Rare Handmade Trains Delight Kids and Adults at the Historical Society

By Emily Frost on November 28, 2012 7:19am 

UPPER WEST SIDE — Prepare to be enchanted.

A portion of the prized Jerni Collection — vintage toys and trains valued at more than $80 million — is on museum display for the first time ever.

The rare collection owned by Jerry and Nina Greene is typically tucked away in their cavernous  5,400-square-foot basement in Philadelphia.

But it's on display through Jan. 6 at the New York Historical Society Museum at 77th Street and Central Park West to spark interest among major backers in buying the entire collection for permanent exhibition.

Jerry Greene said he's had offers from private collectors to buy parts of the set that's valued by Sotheby's at more than $80 million, but he's holding out hope of keeping it intact so that viewers can "see them more as works of art than toys."

A museum setting would be ideal, he said.

"We could fill the entire museum if you had the trains running. Kids would go crazy because they don't see things like that," he said.

The models include train stations, sheds, bridges, tunnels, carousels, Ferris wheels, refreshment carts and colorful figurines — all hand-painted and dating from 1850 to 1940.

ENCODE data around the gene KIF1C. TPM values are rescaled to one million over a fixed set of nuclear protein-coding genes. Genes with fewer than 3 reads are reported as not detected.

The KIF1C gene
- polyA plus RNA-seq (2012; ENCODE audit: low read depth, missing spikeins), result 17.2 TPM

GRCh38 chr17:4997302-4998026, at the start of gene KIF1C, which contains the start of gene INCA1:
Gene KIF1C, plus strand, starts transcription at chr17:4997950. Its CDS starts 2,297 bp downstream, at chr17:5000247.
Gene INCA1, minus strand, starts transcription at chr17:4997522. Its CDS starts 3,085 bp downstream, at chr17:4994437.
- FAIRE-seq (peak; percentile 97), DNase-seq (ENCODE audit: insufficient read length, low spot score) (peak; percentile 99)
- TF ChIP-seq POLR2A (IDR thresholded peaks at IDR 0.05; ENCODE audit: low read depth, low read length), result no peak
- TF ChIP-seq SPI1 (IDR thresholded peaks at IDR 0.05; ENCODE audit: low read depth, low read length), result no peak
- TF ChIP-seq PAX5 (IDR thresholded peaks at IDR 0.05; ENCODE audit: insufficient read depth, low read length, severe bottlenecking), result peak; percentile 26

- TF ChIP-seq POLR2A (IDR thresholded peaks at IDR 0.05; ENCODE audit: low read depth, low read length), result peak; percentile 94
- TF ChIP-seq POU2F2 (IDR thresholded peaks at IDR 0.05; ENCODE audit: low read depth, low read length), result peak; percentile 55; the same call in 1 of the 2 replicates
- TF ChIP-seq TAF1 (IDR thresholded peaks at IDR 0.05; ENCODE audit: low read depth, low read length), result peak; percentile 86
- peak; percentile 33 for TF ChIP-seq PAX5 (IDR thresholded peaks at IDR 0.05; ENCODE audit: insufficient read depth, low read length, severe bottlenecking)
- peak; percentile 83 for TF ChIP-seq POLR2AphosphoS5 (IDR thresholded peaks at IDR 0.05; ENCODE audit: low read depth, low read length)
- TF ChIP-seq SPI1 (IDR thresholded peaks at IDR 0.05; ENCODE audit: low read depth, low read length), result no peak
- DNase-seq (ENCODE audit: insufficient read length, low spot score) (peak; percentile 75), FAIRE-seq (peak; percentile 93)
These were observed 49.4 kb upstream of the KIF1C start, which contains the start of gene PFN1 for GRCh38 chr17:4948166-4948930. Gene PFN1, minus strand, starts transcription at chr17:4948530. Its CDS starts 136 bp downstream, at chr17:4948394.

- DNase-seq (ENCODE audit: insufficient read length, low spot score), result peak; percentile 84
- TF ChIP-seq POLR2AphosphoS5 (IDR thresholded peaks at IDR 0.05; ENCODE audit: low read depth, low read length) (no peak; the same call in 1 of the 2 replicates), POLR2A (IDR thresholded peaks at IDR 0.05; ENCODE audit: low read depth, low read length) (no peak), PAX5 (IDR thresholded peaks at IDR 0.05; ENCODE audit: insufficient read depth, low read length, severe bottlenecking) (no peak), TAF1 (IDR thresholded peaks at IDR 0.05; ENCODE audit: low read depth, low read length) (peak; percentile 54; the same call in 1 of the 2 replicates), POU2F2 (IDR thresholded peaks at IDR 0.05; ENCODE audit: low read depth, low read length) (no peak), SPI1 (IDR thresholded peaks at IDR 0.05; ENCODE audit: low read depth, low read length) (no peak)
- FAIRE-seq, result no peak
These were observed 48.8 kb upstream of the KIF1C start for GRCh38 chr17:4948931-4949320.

During the 1980s, Greene, an entrepreneur behind the successful Philadelphia record retail chain Oldies, said he spent three nights a week visiting private homes and amassing toy trains. He has an eye for treasures made during the Golden Age of European toy making and only buys models in near perfect or perfect condition, he said.

"I'm excited about [the collection] because I feel I did something right," Greene said recently as he surveyed the Historical Society exhibition with his family. 

Greene said he's kept the collection very private for security reasons, inviting only relatives and close friends into his basement. A portion of the set was available for viewing at one point at Sotheby's, he said, but this is the first museum exhibit.

Still, he said he trusts the museum to take good care of the rare assortment of collectibles.

The train stations, including models of Grand Central Station and famous English depots, are among Greene's favorites.

"You can turn on the [train] bell and have working kerosene lamps and water fountains," he said about the toys' real-world touches.

"The detail is incredible," he added. "It explains how things existed."

The Holiday Express: Toys and Trains from the Jerni Collection exhibit is free with museum admission. The museum is open 10 a.m. to 6 p.m. on Tuesday, Wednesday, Thursday and Saturday. It's open Friday from 10 a.m. to 8 p.m., and Sunday from 11 a.m. to 5 p.m. Adult tickets are $15, seniors and educators are $12, students are $10, kids ages 5 to 13 are $5 and kids 4 and under are free.

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